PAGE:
Actual Changes of Mountainous Landscapes in Inner Asia as a Result of Anthropogenic Effects

  • Kirill V. Chistyakov
  • Svetlana A. GavrilkinaEmail author
  • Elena S. Zelepukina
  • Galina N. Shastina
  • Mikhail I. Amosov
Part of the Landscape Series book series (LAEC, volume 26)


Mountain landscapes’ reactions on global changes are of particular interest since they reproduce long-term trends contributing to generation of forecasts and scenarios for sustainable regional development. The series of observations in mountainous Inner Asia over the climate, the glacier balance, river runoff lasting for about half a century allowed us to clarify the spatial gradients of the geosystem structure and functioning characteristics, and, therefore, resulting in parameterizing their spatial and temporal variability. Digital elevation models (DEM) with the grid points determining the qualitative and quantitative attributes of geosystems, enabled us to analyze the modern landscape structure, to establish probabilistic relationships between the distributions of geographic components, and to estimate the ranges of climatic characteristics within which these components’ balance can be realized. Among the tundra geosystems, the most cold-resistant are the cobresia and dryad ones; herbal species are the least dependent on air temperature, while dwarf shrub tundra tends towards warmer environment. However, grass-sedge and dwarf shrub tundra spreading evidences the critical contribution of geological and geomorphological impacts. Ecological and climatic niches of the normal geosystem functioning can be used in forecasting the landscape transformation under climate changes. The application of statistical methods allows evaluating the contribution of landscape genesis’ various factors to the formation of the high-altitude territory structure.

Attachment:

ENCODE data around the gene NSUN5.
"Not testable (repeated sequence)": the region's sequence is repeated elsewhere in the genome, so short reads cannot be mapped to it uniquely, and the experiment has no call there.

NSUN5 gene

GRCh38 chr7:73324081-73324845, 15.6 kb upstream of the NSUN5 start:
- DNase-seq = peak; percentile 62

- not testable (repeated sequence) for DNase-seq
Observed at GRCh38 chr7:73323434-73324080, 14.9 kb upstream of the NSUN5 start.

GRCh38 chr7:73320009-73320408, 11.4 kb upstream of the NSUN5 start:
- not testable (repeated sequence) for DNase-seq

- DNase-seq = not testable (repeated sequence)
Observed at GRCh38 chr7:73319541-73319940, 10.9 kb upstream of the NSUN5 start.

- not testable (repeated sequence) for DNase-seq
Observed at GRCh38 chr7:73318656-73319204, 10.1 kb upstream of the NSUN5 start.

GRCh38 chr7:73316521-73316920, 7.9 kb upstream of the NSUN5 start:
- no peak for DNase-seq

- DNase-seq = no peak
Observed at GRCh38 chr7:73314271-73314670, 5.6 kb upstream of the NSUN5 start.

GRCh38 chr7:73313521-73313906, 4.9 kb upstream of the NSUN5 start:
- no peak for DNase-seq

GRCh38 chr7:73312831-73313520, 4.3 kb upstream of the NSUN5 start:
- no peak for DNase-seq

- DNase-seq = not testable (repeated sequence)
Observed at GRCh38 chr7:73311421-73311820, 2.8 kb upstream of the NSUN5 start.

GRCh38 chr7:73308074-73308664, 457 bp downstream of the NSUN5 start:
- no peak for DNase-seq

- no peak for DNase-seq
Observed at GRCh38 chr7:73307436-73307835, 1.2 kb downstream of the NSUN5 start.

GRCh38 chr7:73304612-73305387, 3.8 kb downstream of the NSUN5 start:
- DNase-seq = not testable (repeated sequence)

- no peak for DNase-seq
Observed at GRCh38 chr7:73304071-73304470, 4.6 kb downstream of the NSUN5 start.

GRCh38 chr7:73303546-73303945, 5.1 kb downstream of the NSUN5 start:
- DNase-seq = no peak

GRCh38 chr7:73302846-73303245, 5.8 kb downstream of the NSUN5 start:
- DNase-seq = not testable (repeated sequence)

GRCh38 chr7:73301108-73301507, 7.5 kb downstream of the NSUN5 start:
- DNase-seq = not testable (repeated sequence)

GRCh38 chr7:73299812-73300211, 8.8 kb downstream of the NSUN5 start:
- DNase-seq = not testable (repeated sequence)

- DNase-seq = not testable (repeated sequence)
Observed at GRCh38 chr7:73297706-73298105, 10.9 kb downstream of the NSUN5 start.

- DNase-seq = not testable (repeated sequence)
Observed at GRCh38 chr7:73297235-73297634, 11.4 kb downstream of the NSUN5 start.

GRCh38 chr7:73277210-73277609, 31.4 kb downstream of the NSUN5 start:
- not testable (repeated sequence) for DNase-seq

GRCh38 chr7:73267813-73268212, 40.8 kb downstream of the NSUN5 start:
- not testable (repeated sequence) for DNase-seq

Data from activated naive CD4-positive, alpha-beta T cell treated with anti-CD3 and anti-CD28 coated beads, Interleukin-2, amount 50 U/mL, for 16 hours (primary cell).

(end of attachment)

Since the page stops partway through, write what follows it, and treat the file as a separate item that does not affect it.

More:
Landscape dynamics Anthropogenic load Climatic changes 



The work of the geographers of St. Petersburg State University in Inner Asia is supported by RFBR grant 18-05-00860 and Russian Geographical Society (


  1. All-Russian Scientific Research Institute of Hydrometeorological Information – World Data Center (FGBU VNIIGMI-WDC). Accessed 04 Aug 2018.
  2. Beruchashvili, N. L. (1986). Four dimensions of a landscape. Moscow: Mysl’. (in Russian).Google Scholar
  3. Cherepanov, S. K. (1995). Vascular plants of Russia and neighboring countries (within the former USSR). St. Petersburg: Mir i sem’ya. (in Russian).Google Scholar
  4. Chistyakov, K. V., & Kaledin, N. V. (Eds.). (2010). Mountains and people: Changes in landscapes and ethnoses of the inland mountains of Russia. St. Petersburg: VVM. (in Russian).Google Scholar
  5. Chistyakov, K. V., Moskalenko, I. G., & Zelepukina, E. S. (2009). Climate of Ubsu-Nur depression: Spatial model. Proceedings of Russian Geographical Society, 141(1), 44–61. (in Russian).Google Scholar
  6. Cox, D., & Snell, E. (1981). Applied statistics. Principles and examples. London: Chapman & Hall.Google Scholar
  7. Dirksen, V. G., & Smirnova, M. A. (1997). Characteristics of the vegetation of the northern macroslope of the high-mountain massif Mongun-Taiga (Southwestern Tuva). Botanical Journal, 82(10), 120–131. (in Russian).Google Scholar
  8. Ganyushkin, D. A., Zelepukina, E. S., & Gavrilkina, S. A. (2015). Forecasts of landscape dynamics of the Mongun-Taiga massif (southwestern Tyva) under given scenarios of climate change. In the World of Scientific Discoveries, 4(64), 273–307. (in Russian).Google Scholar